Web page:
Benjamin Wakana, a spokesman for the Centers for Medicare & Medicaid Services, said the government expects insurers to make adjustments in entering and exiting states.

“The marketplace should be judged by the choices it offers consumers, not the decisions of any one issuer. That data shows that the future of the marketplace remains strong.”

UnitedHealth Group will release its first-quarter earnings Tuesday morning and CEO Stephen Hemsley is scheduled to discuss the results with analysts and investors at 8:45 a.m. ET.

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Viewpoints: Local Government Speanding And Life Expectancy; Making Childhood Cancers A Moonshot Target

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State Highlights: Questions Surround Future Of Kansas Mental Hospital; Documents Reveal Gaps In Wisconsin’s Reporting Of Elizabethkingia Outbreak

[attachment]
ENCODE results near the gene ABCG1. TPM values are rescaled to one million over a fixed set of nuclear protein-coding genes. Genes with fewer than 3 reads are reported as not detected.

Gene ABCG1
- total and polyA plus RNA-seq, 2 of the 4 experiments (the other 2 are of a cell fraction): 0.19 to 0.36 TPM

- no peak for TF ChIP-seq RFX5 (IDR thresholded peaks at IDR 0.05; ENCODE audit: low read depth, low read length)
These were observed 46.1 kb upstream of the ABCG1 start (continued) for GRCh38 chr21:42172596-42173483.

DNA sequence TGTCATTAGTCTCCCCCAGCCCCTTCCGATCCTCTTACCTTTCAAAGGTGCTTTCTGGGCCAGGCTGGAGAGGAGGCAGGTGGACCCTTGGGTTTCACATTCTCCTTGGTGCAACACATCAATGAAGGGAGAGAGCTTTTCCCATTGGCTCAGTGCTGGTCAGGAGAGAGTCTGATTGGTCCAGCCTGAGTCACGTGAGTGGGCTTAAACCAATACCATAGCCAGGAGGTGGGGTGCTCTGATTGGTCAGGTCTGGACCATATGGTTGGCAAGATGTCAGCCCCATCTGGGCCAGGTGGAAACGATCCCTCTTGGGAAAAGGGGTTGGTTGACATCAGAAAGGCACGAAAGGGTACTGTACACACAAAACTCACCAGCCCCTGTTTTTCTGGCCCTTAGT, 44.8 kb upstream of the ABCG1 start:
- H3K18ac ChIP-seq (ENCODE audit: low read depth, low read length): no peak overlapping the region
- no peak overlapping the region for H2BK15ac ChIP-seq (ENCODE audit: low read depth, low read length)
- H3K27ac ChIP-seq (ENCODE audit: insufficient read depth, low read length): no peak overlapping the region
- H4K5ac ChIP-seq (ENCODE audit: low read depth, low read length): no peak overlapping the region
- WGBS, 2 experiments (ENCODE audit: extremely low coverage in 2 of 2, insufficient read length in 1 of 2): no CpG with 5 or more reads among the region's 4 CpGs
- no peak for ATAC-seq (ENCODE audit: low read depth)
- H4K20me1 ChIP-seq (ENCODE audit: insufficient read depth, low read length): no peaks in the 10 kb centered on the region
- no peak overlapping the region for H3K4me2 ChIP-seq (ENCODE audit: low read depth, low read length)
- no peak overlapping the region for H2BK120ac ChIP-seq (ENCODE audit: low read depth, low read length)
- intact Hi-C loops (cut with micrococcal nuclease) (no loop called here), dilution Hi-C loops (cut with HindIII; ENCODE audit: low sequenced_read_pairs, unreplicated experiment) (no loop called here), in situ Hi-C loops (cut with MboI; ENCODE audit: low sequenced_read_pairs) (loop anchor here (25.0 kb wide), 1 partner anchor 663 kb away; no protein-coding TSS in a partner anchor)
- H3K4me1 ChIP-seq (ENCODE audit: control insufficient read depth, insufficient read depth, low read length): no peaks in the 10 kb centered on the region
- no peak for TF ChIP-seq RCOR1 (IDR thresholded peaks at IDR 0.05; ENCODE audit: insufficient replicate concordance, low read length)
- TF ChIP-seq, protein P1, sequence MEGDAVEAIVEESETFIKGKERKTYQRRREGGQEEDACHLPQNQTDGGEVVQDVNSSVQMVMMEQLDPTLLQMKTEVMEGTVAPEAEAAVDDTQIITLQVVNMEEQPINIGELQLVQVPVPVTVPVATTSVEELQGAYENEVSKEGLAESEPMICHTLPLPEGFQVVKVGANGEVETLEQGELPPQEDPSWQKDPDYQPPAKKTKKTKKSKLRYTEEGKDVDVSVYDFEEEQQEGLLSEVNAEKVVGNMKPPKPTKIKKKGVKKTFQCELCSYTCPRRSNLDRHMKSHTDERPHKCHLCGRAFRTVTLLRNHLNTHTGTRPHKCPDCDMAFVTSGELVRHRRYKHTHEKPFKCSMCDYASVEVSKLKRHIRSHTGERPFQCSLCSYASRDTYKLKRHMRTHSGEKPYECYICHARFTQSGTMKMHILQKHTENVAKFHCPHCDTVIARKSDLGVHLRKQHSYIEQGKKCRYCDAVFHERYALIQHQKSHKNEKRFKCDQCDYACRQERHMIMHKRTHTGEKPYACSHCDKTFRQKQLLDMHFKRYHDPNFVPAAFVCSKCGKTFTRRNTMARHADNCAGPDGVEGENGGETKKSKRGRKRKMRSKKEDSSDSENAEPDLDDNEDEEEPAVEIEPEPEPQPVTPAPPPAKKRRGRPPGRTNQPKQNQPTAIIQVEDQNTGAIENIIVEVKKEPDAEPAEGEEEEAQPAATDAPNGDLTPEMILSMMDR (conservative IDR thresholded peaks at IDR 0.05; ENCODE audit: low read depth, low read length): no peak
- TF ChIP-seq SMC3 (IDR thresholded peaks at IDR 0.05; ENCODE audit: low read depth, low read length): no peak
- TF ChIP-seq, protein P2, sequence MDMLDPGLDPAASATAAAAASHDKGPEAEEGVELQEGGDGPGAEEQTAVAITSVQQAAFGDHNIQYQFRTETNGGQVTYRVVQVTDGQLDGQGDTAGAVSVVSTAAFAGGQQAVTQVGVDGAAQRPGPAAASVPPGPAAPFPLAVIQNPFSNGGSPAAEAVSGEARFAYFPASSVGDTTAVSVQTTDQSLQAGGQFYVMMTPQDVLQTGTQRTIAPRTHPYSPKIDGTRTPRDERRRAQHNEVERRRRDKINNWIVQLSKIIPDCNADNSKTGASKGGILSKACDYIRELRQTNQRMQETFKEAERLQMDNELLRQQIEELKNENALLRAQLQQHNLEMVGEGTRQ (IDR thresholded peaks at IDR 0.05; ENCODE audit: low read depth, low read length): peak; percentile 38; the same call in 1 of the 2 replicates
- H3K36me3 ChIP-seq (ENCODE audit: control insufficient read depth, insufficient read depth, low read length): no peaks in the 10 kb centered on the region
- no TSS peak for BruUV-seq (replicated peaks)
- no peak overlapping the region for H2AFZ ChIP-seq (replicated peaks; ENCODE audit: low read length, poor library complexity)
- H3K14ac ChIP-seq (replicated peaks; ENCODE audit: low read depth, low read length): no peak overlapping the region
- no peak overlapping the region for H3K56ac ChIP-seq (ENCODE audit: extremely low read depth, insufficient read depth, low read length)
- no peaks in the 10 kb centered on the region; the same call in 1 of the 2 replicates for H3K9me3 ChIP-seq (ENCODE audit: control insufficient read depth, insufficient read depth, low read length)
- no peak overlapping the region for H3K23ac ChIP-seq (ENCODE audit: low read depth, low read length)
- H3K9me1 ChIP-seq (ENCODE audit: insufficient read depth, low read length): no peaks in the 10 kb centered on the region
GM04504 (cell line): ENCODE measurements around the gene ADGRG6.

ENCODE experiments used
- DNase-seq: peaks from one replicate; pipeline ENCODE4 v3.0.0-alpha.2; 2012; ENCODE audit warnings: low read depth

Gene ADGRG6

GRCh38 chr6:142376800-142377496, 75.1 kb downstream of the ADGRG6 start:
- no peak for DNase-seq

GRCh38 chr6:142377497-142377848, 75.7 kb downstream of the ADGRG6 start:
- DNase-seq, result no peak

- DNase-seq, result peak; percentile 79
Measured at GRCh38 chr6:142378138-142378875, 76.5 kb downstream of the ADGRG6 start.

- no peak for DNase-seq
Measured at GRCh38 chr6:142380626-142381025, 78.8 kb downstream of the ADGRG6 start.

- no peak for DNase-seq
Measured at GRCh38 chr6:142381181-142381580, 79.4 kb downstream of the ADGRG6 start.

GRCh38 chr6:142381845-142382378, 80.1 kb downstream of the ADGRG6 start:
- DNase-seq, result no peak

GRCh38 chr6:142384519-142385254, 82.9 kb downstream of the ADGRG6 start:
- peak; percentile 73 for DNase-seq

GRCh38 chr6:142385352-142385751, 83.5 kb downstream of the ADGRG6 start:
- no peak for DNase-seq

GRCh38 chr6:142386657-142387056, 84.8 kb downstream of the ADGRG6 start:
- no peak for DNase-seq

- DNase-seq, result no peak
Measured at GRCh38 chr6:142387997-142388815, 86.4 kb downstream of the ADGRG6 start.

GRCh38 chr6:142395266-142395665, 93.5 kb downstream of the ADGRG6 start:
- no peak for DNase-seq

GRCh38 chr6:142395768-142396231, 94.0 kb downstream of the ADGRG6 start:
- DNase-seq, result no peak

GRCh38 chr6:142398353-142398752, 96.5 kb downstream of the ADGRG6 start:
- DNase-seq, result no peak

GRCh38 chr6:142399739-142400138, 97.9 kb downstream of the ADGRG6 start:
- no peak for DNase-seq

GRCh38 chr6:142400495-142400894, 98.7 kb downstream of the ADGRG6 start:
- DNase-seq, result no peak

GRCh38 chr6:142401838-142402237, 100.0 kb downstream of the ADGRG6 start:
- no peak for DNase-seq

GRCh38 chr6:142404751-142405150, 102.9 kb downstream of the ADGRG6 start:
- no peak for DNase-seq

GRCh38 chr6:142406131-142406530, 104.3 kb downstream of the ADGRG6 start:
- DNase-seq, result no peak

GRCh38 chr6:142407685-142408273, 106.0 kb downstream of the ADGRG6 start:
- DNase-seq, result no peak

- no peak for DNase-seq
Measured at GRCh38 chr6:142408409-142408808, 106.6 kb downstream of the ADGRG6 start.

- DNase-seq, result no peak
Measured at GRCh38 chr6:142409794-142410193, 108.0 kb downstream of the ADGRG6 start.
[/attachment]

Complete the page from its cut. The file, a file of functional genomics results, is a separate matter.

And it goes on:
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Conn. Dentists Say Plan To Cut Medicaid Reimbursements Threatens Access For Patients

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Activists, Lawmakers Steer Anti-Abortion Conversation Toward Perinatal Hospice Care

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Customer Refunds Give Pa. Hospital Skin In The Game

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How The Mental Health System Failed Family Of Woman With Schizophrenia

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Once Seen As Enabling Drug Use, Bronx Needle Exchange Now Embraced As Public Health Strategy

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Pharmaceutical Company Warner Chilcott To Pay $125M In Health Care Fraud Case